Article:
By Jim Schutze
By Rachel Watts
By Lauren Drewes Daniels
By Anna Merlan
By Lee Escobedo
By Eric Nicholson
It was a snow-covered December in 1995 when President Bill Clinton, visiting Northern Ireland in support of the country's new and fragile peace process, spoke to a large gathering that had arrived for a Christmas tree lighting ceremony. The president opted to dismiss politics and keep the mood of his speech light. At one point, he drew laughter as he referred to a letter he'd recently received from a 13-year-old boy in Belfast.
"Ryan," the president said, "in case you're out there, here is your answer: No. As far as I know, no spaceship crashed at Roswell, New Mexico, in 1947. And if the Air Force recovered any extraterrestrial bodies, they did not tell me."
Such is the widespread and ongoing fascination attached to a legendary event that many believe actually took place on the late J.B. Foster's sheep ranch more than a half-century ago. What has transpired since that Independence Day weekend when a "flying saucer" was allegedly recovered by military personnel from Roswell Army Air Field has fueled a debate that continues 56 years later.Is it possible that such an unearthly event really occurred? The question has spawned an industry of books--well more than 100 at last count--and documentary films, inspired popular television shows and sci-fi movies, a prospering museum business in Roswell and insistence by many researchers that an ongoing government cover-up of the historic discovery puts Watergate to shame.
Perhaps Clinton should have visited with Midland's Anne Robbins before giving his answer. The widow of a career military man stationed in Roswell at the time, she might have changed his mind. She would probably have shared the description of the saucer that her husband, Technical Sergeant Ernest Robert Robbins, told her he helped recover long ago and the three small "men"--one dead, one near death and another very much alive--found outside the spaceship.
But we're getting ahead of the story.
Was the arid Lincoln County region actually visited by inhabitants of another world? If so, why has the government refused to admit it? And could it be true, as some now claim, that many modern-day technical advancements--from lasers to fiber optics, integrated circuit chips to Velcro--have evolved from scientific examination and reverse engineering studies of a now hidden spacecraft?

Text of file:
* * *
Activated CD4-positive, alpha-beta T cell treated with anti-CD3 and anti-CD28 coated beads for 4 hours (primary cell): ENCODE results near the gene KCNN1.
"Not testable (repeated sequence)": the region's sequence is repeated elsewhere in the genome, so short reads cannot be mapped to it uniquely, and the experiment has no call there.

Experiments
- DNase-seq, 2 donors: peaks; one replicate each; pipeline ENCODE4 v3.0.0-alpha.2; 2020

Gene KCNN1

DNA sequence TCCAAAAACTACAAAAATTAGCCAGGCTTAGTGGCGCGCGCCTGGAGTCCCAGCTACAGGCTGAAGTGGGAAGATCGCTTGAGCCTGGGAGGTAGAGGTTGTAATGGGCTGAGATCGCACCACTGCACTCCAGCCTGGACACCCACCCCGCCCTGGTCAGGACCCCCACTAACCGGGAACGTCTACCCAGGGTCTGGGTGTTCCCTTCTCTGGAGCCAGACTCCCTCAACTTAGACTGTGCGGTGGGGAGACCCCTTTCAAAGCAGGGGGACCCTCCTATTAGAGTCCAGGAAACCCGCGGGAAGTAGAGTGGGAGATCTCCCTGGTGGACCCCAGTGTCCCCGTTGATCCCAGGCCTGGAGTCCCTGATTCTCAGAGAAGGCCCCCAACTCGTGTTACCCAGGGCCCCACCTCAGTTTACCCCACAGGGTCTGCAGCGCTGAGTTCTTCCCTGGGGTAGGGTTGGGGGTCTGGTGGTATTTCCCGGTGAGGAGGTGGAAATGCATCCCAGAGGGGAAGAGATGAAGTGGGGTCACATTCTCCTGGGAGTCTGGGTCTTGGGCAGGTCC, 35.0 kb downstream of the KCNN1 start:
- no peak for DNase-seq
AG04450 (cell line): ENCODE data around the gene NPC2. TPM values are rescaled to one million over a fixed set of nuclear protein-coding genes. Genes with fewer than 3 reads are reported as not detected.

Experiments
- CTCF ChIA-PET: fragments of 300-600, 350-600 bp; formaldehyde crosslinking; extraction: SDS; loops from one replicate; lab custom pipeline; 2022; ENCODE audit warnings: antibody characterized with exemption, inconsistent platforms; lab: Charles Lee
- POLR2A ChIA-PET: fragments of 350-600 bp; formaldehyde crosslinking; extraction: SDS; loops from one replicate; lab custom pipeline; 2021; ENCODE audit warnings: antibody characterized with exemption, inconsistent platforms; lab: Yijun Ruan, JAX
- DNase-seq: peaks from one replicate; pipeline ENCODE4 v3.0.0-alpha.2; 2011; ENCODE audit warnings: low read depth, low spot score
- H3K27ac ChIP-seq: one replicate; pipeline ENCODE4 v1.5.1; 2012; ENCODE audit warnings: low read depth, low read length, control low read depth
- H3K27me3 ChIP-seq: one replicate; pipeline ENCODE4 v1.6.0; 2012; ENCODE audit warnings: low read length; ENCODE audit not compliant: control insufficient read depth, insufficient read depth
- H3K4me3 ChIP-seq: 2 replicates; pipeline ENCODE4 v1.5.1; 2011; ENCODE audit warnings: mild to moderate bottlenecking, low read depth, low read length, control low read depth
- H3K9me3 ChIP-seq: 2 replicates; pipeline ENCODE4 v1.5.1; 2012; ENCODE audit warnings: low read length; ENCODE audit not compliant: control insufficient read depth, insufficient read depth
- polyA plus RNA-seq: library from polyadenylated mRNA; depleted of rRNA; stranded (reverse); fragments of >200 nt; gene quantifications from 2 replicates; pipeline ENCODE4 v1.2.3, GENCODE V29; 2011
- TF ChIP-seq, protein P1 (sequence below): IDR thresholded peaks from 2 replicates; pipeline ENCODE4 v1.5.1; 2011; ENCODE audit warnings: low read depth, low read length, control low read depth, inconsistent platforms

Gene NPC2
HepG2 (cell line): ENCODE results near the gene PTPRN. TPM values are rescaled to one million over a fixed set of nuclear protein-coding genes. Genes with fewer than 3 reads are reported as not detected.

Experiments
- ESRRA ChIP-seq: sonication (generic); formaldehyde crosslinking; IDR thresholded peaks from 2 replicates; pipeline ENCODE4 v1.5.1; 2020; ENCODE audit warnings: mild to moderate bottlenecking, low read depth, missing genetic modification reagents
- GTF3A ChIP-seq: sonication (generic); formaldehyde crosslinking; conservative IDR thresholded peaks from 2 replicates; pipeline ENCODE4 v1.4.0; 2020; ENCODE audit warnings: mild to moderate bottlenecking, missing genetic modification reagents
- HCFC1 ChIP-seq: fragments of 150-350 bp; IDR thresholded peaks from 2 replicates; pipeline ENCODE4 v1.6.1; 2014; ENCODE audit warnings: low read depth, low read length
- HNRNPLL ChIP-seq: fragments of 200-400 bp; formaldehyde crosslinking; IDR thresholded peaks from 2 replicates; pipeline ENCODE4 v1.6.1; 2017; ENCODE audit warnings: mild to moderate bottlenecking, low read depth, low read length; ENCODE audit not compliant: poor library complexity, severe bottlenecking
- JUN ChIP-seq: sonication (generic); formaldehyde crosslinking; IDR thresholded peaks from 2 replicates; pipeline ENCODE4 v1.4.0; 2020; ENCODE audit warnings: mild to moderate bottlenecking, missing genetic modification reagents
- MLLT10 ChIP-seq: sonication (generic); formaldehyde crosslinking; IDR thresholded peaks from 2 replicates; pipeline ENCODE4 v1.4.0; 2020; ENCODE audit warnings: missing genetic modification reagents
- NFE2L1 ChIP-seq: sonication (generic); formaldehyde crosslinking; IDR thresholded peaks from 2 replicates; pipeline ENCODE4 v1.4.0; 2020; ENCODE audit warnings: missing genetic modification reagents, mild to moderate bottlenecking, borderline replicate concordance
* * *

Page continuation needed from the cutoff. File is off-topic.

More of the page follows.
Brazel allegedly showed the Proctors some of the pieces he'd collected, metallic but thin as tinfoil. They watched in amazement as he wrinkled one, laid it on a table and saw it immediately smooth to its original shape. And there were the pieces of stick-like material, no heavier than balsa wood, bendable but impossible to break or cut with a knife. On some were what he later compared to Indian petroglyphs, series of strange symbols and pastel-colored drawings.
The neighbors, aware of the flying-saucer mania then sweeping the nation, suggested he tell authorities. Thus, two days later, on the morning of July 7, 1947, Brazel made the 60-mile drive to Roswell and told Chaves County Sheriff George Wilcox of his discovery, showing him several pieces of the strange debris he had collected. Wilcox phoned Major Jesse Marcel at the nearby air base and suggested he might want to speak with the 48-year-old rancher.
After examining the material and hearing Brazel's description of the size of the debris field--three-quarters of a mile long and 200 to 300 feet wide, with a lengthy "gouge" in the ground at its north end--Marcel arranged to meet Brazel at the ranch.
Thereafter the story becomes a blur that historians are still attempting to sort out. According to evidence gathered by numerous researchers--both scientists and laymen collectively calling themselves UFOlogists--a small, elite group of military personnel was assigned to guard the area, collect the debris and take it to the base. There, orders had already been received from Brigadier General Roger Ramey, commanding officer of the 8th Air Force, that everything recovered was to be flown immediately to what would later become Carswell Air Force Base in Fort Worth.
Still, the story might never have created a worldwide frenzy had the base public information officer, Lieutenant Walter Haut, not issued a startling press release that appeared beneath a banner headline in the next day's edition of the Roswell Daily Record:"RAAF Captures Flying Saucer On Ranch in Roswell Region."
Haut's press release, ordered by Colonel William Blanchard, the base commanding officer, made it clear that something more than pieces of scattered debris had been found. "The intelligence office of the 509th Bombardment group at Roswell Army Air Field announced at noon today that the field has come into possession of a flying saucer," it read. The release went on to explain that "Major Marcel and a detail from his department went to the ranch and discovered the disc."
Soon, calls were coming to Haut from news agencies throughout the world.
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